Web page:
retail news in context, analysis with attitude

Responding to Michael Sansolo’s column yesterday that connected Einstein’s Theory of Relativity to fast food consumption, MNB user Gary Harris wrote:

Being on the road fairly often for work, I find myself frequenting the occasional fast food drive-through so I can continue to eat while getting to my destination. Over the past few years, I’ve been amazed at the difference among these places. Wendy’s seems to get it. When someone comes to a drive-up window, especially around the lunch hour, they’re probably pressed for time. So, I consistently find myself placing an order at the menu board, then as I approach the window, invariably I see a disembodied hand with my drink in it waiting for me to pull up. I take the drink, give the person my money, and my change and a bag with my lunch in it appear almost simultaneously. A decent burger, fries, and a drink, fresh and quick. At the same time when I stop at a McDonald’s, the wait (usually only a few minutes, but it’s a wait!) seems unbearable. It’s FAST FREAKING FOOD for crying out loud! If you can’t do the FAST part, you’ve lost 90% of your competitive differentiation! I’m not there for the ambience, or for the delicious, wholesome, healthy midday repast, I want to eat and run, at the same time! Painful, just painful.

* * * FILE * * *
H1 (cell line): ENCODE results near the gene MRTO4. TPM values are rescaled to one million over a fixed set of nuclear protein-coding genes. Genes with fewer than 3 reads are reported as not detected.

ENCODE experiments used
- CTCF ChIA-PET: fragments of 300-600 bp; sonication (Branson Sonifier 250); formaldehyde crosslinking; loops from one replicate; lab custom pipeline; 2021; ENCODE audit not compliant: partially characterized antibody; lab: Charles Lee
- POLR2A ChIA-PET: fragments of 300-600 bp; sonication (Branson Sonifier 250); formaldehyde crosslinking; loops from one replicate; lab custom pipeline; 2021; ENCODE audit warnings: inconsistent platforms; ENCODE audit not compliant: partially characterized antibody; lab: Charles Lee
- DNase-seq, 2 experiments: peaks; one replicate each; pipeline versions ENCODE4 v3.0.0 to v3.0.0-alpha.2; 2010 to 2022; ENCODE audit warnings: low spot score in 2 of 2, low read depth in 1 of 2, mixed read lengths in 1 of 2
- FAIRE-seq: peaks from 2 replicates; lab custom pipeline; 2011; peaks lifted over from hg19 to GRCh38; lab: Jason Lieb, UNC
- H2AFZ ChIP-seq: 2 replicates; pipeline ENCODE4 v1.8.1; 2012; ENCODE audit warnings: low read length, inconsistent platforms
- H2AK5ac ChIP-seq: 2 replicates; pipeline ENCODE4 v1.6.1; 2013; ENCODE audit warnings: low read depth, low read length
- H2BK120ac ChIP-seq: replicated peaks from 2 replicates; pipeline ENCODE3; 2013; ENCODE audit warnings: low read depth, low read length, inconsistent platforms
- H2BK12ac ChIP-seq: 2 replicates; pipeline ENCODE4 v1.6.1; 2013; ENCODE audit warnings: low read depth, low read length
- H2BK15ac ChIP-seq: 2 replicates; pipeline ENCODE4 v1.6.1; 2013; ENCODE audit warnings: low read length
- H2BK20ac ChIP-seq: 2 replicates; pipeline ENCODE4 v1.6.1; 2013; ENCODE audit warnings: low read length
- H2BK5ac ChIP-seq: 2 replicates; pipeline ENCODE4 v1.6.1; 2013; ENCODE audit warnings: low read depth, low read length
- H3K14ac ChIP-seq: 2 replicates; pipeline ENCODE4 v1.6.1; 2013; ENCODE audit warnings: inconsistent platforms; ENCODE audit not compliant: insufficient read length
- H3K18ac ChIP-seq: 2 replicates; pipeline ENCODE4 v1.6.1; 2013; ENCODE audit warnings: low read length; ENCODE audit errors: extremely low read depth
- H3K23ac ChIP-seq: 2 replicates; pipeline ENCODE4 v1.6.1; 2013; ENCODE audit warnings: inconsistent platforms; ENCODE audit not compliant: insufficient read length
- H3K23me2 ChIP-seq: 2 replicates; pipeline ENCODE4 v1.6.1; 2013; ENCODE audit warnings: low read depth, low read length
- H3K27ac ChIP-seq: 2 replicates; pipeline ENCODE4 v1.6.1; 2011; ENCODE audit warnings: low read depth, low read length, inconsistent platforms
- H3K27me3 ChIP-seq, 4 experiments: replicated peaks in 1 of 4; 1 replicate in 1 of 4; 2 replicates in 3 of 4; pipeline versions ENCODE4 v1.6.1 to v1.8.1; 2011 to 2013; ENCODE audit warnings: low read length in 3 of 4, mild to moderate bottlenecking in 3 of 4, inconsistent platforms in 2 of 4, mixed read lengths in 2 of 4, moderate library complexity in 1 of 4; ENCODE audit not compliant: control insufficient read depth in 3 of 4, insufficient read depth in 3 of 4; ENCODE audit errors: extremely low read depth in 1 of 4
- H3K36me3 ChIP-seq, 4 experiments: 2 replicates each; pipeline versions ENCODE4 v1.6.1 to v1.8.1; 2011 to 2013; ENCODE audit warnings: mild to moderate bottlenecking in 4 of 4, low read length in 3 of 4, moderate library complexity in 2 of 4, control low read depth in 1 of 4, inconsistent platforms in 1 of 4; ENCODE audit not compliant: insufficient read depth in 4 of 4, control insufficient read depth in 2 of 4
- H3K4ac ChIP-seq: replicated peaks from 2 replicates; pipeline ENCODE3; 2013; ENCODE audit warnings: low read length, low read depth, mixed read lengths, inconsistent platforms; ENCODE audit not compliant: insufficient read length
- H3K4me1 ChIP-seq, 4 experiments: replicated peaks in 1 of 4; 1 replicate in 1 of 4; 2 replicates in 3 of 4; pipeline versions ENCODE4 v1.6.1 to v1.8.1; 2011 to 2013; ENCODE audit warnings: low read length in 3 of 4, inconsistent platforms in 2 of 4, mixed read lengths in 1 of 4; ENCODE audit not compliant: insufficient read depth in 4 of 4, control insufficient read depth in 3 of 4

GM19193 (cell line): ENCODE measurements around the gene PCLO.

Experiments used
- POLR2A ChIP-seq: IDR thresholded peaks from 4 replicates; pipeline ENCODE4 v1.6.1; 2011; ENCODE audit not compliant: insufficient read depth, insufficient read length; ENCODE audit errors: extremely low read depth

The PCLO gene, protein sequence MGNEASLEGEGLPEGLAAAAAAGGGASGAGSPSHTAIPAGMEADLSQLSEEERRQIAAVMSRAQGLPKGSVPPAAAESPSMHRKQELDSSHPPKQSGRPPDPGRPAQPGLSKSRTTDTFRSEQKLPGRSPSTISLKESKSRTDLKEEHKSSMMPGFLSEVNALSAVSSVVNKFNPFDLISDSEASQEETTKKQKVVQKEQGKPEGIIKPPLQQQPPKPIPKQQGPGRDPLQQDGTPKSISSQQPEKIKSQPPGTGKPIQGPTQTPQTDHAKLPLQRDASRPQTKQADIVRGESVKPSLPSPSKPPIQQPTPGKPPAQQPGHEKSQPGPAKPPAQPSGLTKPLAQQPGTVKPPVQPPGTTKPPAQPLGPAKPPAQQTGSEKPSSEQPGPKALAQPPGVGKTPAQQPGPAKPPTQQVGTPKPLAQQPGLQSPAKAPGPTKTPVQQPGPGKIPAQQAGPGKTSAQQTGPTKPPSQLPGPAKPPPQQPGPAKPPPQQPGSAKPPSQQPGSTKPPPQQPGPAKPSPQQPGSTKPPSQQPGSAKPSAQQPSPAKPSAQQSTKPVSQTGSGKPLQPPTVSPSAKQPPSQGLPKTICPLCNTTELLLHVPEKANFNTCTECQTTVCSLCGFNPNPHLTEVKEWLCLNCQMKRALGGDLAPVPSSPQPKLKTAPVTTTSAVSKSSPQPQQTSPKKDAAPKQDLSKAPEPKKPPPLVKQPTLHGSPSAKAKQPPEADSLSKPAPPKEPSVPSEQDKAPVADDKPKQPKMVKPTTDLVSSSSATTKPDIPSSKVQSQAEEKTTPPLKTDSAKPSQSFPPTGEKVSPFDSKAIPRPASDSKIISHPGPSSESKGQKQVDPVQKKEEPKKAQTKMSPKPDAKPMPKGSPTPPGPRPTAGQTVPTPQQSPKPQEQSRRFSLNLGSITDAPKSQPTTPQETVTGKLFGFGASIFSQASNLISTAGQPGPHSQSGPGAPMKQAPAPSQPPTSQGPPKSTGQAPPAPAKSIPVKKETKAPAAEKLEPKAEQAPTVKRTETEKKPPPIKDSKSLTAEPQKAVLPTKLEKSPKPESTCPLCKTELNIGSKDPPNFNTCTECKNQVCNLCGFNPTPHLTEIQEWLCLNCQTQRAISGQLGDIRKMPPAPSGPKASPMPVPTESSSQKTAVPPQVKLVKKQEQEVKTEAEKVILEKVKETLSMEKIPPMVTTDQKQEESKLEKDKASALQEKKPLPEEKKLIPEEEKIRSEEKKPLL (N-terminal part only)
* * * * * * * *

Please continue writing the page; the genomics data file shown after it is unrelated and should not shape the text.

There was a story yesterday about a new study saying that people will spend more at discounters during the upcoming holiday season, but Costco was one of the retailers that the study suggested shoppers might avoid. I expressed some surprise that Costco was not seen as a discounter, which led one MNB user to write:

Perhaps the reason that consumers say they will go to Costco less lies in the fact that Costco sells expensive items at a low margin and has fewer choices than the listed “discounters”.  People are spending less money but still have the same amount of persons to shop for. It seems to me that consumers will continue to spend less per person.  As to why Costco is not referred to as a discounter – again that may relate to the fact that they do not have inexpensive items on their shelves and the consumer view of a “discounter” is inexpensive items for sale.




We also had a story yesterday about the increased number of singles in the US, which prompted one MNB user to write:


I wonder if the increase in singles has anything to do with the increase in technology, gaming or the internet which allows non-personal contact? Any thoughts from you?

I don’t think so, but what do I know? I think it has more to do with people not necessarily accepting traditional models as life choices ... which I think is completely admirable. Not that traditions are bad, for people who want to embrace them. But people also ought to be free to make other choices...and companies need to widen their sights to embrace them as well.




On another subject, MNB user Jim DeLuca wrote:

Your comment about Walmart beginning with a carrot to entice and bringing in the stick later indicates to me that you (and lots of other folks) and I have a difference of opinion about stick and carrot.